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Mei Lanfang: A treat of an art house blockbuster
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Mei Lanfang (Leon Lai) and Qiu Ruxue (Sun Honglei) in 'Forever Enthralled', which will open in Chinese theaters on December 5, 2008. [File photo]

Mei Lanfang (Leon Lai)  and Qiu Ruxue (Sun Honglei) in "Forever Enthralled", which will open in Chinese theaters on December 5, 2008. [File photo]  

It is Qiu, played by actor Sun Honglei, who encourages Mei to break free of the traditional rules of the art. There were always paper-shackles present in Mei's life, but the master chose an approach of "gentle resistance" as his weapon against the greedy outside world. "Mei never had any enemies in his life," one historian has said of Mei Lanfang's famous "gentle resistance", which also protected him when he refused to perform for Japanese invaders in the late 1930s.

Sun Honglei was completely obsessed with the role of Qiu. "I was blessed by the role; for a year I was crazy about the role," Sun told us yesterday. Throughout the entire film, he plays a paranoid, ambitious and devout member of "Mei's Party" but eventually recognizes that Mei is actually a normal person rather than an icon after claiming that whatever the present or the war should bring "Mei Lanfang should be timeless".

"Wouldn't the British people play Shakespeare if their country was occupied by Germany?" he asks. A Japanese fan and invader who once held the same belief as Qiu, kills himself in his office when he realizes that he cannot persuade Mei to perform again, – Mei has even grown a beard on his delicate face to show his determination. Maybe this is what the film title means: "Forever Enthralled".

The Mei Lanfang biopic has great flavor, epic vision and genuine humor. However, the best of it comes from the film's impressive supporting cast. For all that the screenplay writer has done some flirting with the imagination in terms of Mei's personality of "gentle resistance" the confines of the story may have imposed limtiations on leading actor Leon Lai's ability to give of his best.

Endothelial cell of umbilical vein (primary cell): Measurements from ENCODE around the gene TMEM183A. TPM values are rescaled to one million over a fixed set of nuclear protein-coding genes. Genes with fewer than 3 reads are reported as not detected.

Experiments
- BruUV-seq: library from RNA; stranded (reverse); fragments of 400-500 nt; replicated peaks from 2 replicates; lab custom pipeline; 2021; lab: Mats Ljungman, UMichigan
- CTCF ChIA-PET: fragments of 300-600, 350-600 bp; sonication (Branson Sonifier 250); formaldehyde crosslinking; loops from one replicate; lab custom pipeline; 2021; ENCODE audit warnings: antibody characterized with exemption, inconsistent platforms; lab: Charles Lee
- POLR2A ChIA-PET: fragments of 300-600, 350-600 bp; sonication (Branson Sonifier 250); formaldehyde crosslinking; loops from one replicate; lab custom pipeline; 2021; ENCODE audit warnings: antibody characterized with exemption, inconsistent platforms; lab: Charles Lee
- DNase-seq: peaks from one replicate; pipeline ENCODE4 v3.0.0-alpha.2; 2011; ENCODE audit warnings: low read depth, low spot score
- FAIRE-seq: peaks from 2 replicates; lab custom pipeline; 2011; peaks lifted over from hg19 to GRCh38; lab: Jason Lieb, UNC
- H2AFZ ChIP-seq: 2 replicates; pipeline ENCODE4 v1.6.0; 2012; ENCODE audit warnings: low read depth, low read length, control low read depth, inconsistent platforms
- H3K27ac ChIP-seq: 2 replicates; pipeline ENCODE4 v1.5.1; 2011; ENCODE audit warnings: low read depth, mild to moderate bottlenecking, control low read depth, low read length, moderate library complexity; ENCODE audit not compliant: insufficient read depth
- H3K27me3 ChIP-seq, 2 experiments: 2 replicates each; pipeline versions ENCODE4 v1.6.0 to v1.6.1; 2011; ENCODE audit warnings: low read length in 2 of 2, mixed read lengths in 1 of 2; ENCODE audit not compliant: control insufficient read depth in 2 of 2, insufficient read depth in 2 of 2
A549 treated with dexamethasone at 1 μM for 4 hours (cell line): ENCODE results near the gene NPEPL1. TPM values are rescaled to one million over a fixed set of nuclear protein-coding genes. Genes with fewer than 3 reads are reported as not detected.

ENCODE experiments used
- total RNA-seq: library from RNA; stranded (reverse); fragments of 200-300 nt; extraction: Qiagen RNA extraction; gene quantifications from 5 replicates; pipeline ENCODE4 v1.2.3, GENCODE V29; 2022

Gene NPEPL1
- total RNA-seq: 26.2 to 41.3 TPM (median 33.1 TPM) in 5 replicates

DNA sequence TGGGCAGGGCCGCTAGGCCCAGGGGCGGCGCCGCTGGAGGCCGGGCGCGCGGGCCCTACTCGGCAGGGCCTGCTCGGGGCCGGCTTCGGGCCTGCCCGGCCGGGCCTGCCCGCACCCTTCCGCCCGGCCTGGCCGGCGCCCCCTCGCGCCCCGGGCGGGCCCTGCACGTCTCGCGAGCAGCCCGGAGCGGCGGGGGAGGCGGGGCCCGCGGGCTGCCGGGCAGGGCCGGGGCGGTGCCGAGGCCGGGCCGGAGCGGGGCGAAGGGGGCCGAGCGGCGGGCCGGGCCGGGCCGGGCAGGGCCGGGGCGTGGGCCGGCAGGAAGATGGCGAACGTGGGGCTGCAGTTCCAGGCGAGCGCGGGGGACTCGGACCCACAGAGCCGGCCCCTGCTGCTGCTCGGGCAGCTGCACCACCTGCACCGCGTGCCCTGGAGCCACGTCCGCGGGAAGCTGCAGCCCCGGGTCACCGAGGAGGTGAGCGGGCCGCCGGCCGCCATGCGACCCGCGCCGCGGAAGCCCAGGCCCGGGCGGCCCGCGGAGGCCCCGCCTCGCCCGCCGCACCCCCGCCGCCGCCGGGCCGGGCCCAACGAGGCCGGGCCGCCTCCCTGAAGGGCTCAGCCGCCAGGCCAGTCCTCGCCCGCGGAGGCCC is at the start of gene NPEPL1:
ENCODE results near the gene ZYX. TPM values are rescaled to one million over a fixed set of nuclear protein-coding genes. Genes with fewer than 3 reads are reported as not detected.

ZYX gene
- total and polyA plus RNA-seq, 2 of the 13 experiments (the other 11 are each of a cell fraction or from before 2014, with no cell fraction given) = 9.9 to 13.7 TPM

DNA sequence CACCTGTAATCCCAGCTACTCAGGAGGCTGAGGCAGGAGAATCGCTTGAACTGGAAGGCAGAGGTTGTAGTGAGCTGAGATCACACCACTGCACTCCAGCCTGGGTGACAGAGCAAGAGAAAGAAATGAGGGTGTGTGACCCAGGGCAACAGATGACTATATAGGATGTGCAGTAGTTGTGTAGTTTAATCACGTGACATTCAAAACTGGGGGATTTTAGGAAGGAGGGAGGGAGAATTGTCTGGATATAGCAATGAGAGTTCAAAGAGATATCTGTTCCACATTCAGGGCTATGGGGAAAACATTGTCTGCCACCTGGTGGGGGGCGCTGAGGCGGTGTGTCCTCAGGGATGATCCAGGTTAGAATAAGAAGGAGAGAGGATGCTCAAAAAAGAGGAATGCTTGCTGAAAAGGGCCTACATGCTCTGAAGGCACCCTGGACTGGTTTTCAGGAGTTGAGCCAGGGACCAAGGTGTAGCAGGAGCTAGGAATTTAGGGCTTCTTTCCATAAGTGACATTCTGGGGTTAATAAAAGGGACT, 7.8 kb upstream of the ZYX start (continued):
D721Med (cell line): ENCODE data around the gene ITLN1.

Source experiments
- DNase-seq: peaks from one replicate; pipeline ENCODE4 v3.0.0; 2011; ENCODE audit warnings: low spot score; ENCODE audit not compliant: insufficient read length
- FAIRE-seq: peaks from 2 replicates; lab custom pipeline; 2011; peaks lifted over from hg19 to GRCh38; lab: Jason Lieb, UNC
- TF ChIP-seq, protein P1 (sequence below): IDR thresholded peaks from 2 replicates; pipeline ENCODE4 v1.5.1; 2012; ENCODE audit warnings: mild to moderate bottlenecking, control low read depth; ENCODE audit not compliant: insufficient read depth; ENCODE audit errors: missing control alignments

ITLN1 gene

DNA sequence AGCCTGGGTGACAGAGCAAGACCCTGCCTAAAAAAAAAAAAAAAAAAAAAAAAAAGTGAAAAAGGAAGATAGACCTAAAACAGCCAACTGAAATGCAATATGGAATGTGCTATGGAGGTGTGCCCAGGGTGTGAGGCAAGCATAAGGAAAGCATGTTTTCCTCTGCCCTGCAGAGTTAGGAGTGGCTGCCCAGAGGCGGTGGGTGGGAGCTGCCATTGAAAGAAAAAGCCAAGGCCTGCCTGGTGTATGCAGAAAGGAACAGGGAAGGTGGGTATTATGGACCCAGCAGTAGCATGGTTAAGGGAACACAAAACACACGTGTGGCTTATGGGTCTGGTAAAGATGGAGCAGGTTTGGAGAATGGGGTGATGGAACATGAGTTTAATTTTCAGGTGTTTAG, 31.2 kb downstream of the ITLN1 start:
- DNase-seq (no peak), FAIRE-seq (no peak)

The last part of the movie fails to live up to anticipation and offers little in the way of exciting drama, conflict or climax. Thus the film falls short of the classic "Farewell My Concubine" but is far better than "The Promise".

"Forever Enthralled" may be the art house film with the heaviest promotion in China's movie history. A record-breaking 1400 copies will be sent to movie theaters nationwide on Friday and a 20-million-yuan (US $2.9 million) TV advertising campaign has been launched. Three years in the making, the producer has lavished over 100 million yuan (US $14.53 million) on various movie scenes and settings, trying to recapture the buildings, costume, and furnishings of old.

Director Chen Kaige (L), Mei family's heir Mei Baojiu (C) and China Film Group's boss Han Sanpin (R), show a treasured Mei Lanfang relic which was used in the film at the 'Forever Enthralled' premiere ceremony in Beijing, December 2, 2008.

Director Chen Kaige (L), Mei family's heir Mei Baojiu (C) and China Film Group's boss Han Sanpin (R), show a treasured Mei Lanfang relic which was used in the film at the "Forever Enthralled" premiere ceremony in Beijing, December 2, 2008.  [China.org.cn]

China Film Group boss Han Sanping said yesterday that this movie will introduce new form, new content and new joy to China's film audience and to the movie industry, but he did not elaborate. Insiders told me the movie company hopes the film will generate as much as 200 million (US$29 million) gross in box office receipts.

The movie will also revive both enthusiasm for and interest in traditional Chinese opera, which was formerly a major entertainment for the whole of society. Now for many Chinese it has become the sort of "exotic" art form that it was to American eyes in 1930. If the people of China treat Chinese Operas only as an obscure form of entertainment, they may well soon be consigned to a museum, and find themselves appearing on the UNESCO intangible heritage list.

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